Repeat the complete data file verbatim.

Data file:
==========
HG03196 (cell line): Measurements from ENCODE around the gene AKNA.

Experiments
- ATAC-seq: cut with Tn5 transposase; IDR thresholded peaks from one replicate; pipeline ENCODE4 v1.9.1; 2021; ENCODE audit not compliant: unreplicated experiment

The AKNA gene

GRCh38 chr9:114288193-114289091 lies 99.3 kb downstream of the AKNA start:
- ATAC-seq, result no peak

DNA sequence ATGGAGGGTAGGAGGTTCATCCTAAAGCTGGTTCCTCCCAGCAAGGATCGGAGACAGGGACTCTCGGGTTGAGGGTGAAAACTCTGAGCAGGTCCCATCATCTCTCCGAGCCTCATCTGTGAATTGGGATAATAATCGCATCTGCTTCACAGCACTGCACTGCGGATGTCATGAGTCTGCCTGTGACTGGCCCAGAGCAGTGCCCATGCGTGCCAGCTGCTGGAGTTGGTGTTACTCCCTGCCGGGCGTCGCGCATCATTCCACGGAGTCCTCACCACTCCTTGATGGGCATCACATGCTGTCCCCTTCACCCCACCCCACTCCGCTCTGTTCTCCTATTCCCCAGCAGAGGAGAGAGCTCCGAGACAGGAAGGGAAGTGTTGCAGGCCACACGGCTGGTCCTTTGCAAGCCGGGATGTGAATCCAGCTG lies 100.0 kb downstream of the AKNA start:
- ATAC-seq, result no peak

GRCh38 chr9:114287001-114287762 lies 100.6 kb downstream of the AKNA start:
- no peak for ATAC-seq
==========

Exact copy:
HG03196 (cell line): Measurements from ENCODE around the gene AKNA.

Experiments
- ATAC-seq: cut with Tn5 transposase; IDR thresholded peaks from one replicate; pipeline ENCODE4 v1.9.1; 2021; ENCODE audit not compliant: unreplicated experiment

The AKNA gene

GRCh38 chr9:114288193-114289091 lies 99.3 kb downstream of the AKNA start:
- ATAC-seq, result no peak

DNA sequence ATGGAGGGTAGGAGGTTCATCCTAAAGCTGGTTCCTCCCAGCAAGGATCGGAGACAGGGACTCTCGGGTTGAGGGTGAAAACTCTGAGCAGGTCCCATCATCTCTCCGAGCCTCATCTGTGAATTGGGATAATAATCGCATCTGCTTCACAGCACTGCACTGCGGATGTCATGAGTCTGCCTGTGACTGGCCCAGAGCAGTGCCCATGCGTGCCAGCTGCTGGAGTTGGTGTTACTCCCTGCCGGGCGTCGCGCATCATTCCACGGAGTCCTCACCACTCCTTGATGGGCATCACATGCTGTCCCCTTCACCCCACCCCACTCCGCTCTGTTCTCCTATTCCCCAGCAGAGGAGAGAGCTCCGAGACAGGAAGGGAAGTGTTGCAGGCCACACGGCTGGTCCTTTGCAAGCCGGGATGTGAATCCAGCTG lies 100.0 kb downstream of the AKNA start:
- ATAC-seq, result no peak

GRCh38 chr9:114287001-114287762 lies 100.6 kb downstream of the AKNA start:
- no peak for ATAC-seq